Engage with them through social media, send pitch emails for cross-promotion ideas and increase your knowledge of your industry. Note what other companies are doing right, and where the gaps are, so you can offer them your own expertise, even as you ask for advice.
Use social networking
Speaking of social networking, good relationships on social media are key to your overall networking plan.
Not only is social media a great place to keep in touch with clients and customers, but it’s also a great way to recruit talent, and cultivate relationships in your industry.
Where do you start?
It depends on your goals — Twitter and Instagram are great places to open a dialogue with other businesses and your customers. Facebook and your own website are good for community engagement, and allow you to get deeper into your company’s values, and allow for longer, more engaging conversation.
Social networking is also a great way to recruit talent.
Start a blog
Blogging is an excellent opportunity for cross-promotion and creating networking opportunities.
You may offer to guest post, to expand your own readership, or to offer cross-promotion to other industry experts or partners.
Blogging is also a great way to stay relevant to clients and customers, and communicate with your own clients and customers.
Reach out to industry partners
Perfecting a cold email pitch can go a long way to expanding your network but be careful not to appear generic. Personalise any cold approaches to explain why you are contacting them and more importantly what is in it for them.
Choose your partners wisely and research them to ensure your communications are relevant.
If you want to go a creative or unconventional route, it’s even more important to outline, quickly, exactly what you can offer a potential partner.
You may want to consider the benefits of freelance content creation for writing cold emails, guest blogs, and more.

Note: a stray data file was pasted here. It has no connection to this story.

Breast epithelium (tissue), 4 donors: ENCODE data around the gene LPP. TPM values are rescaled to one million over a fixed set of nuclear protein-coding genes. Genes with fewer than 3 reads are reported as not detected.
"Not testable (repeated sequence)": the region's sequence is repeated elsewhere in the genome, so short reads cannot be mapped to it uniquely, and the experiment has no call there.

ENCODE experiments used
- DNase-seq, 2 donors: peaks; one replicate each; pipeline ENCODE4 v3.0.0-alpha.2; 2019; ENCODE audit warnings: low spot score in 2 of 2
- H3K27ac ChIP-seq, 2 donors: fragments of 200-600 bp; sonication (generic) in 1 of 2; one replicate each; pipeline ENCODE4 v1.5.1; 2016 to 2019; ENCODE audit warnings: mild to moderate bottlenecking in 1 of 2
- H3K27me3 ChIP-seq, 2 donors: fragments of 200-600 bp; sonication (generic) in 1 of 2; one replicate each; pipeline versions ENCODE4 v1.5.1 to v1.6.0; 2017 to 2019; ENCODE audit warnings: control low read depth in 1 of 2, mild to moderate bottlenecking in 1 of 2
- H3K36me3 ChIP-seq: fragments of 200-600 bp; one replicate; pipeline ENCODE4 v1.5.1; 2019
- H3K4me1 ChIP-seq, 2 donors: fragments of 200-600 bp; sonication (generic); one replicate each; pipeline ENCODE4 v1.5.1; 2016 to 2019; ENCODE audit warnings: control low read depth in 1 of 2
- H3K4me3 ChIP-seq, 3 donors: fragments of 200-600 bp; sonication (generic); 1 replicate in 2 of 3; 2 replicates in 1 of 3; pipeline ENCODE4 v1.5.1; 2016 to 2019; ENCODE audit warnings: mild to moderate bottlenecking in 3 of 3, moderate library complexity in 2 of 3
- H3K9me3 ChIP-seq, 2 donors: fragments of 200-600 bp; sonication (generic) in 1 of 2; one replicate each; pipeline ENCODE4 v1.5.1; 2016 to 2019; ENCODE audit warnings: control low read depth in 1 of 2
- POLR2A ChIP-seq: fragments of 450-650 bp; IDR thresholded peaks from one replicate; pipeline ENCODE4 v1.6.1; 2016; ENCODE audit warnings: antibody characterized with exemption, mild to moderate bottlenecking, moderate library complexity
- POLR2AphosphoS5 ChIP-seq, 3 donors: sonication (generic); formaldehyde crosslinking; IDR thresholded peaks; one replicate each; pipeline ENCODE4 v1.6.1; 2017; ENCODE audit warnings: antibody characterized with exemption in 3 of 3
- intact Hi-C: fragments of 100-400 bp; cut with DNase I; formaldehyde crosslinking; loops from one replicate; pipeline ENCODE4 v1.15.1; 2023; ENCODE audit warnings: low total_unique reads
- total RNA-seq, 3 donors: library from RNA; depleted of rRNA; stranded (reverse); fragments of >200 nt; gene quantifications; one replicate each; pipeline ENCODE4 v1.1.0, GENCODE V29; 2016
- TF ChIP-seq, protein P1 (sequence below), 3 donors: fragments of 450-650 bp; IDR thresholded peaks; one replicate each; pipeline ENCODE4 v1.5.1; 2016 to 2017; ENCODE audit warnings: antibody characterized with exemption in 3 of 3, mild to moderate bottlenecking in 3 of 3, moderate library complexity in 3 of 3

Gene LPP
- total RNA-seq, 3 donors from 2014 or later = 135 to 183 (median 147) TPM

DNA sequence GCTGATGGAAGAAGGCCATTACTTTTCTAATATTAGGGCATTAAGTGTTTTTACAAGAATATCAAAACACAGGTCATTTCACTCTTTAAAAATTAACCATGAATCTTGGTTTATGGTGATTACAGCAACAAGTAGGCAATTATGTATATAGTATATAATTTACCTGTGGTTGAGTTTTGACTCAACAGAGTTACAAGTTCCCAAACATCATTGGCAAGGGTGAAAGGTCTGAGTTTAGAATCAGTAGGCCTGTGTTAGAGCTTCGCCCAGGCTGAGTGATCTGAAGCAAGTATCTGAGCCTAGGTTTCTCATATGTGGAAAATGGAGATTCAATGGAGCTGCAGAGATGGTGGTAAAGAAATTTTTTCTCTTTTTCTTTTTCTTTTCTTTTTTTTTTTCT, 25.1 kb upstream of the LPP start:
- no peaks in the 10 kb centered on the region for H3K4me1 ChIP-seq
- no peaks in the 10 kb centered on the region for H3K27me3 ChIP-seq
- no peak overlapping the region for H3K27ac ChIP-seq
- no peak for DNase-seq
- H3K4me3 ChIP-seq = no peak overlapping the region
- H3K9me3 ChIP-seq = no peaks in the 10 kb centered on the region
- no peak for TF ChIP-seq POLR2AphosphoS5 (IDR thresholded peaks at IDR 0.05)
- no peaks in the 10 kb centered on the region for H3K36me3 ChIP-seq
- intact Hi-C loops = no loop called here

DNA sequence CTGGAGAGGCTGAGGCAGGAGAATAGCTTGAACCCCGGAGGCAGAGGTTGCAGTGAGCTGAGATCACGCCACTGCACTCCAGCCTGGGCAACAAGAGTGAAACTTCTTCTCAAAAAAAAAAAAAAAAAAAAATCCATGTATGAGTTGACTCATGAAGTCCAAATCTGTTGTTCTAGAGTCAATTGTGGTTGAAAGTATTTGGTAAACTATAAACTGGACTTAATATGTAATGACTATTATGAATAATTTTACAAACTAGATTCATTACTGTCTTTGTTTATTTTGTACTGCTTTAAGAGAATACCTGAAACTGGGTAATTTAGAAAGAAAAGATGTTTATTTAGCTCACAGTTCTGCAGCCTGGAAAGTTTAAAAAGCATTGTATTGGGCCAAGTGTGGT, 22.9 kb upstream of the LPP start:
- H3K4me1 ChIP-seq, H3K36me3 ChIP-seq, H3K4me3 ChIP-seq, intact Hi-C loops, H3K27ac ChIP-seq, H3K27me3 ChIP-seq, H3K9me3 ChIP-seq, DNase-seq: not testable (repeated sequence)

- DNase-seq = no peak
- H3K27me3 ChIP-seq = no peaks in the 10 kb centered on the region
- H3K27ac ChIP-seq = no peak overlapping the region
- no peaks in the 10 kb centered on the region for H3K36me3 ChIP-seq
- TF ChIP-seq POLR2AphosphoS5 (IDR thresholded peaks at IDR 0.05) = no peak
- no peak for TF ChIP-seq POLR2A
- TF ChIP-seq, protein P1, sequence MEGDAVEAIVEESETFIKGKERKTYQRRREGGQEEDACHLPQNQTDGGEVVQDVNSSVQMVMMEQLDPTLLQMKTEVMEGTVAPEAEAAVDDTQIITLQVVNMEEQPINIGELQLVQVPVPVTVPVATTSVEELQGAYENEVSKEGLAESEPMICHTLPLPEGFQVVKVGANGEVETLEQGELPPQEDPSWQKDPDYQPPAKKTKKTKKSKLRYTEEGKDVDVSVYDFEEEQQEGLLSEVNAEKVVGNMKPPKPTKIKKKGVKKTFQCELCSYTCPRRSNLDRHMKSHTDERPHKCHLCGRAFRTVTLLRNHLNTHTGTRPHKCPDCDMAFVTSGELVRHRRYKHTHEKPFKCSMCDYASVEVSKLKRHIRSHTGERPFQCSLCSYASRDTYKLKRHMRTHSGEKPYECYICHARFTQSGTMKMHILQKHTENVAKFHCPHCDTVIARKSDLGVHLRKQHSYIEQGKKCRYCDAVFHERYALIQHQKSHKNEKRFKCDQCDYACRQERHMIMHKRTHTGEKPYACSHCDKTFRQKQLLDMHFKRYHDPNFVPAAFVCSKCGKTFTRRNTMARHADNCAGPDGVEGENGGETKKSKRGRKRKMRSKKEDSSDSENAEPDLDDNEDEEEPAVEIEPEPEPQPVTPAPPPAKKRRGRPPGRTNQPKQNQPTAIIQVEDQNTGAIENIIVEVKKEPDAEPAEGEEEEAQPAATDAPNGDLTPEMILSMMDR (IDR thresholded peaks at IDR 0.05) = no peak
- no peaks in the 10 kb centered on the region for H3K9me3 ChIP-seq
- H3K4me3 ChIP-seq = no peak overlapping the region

Communicate with your target market
At every stage, you should be communicating with your target customers and clients, specifically through digital marketing.
A good relationship with your target market allows you to stay on top of trends, and build a reputation in your industry.
It’s also a great way to get information — by speaking to your target market, through email newsletters, polls, and social media, you’ll have regularly-updated data concerning what people want to engage with, how they associate you, and what they care about.
Adjust your strategy as you grow
Just as you should always be updating your marketing strategy, with analytics, you should be keeping track of which networking strategies work for you.
Depending on your team, your industry, and your goals, you may find some strategies to be more effective than others.
Whether you attend industry events or participate in social media campaigns, track your own engagement and be sure to follow up with the connections you have made.
Remember, this is about more than sales.
There are many different types of networking, but the goal should always be about building relationships.
Your business needs a champion. The best way to grow any business is through networking.
But networking doesn’t mean talking to everyone at every opportunity.
Instead, you need a plan for how to reach those people who could most benefit your business and lead to loyal, long-term customers.
With the right plan, the right team, and the ability to choose the right opportunities and partners, you’ll soon see the boost that networking can give your business.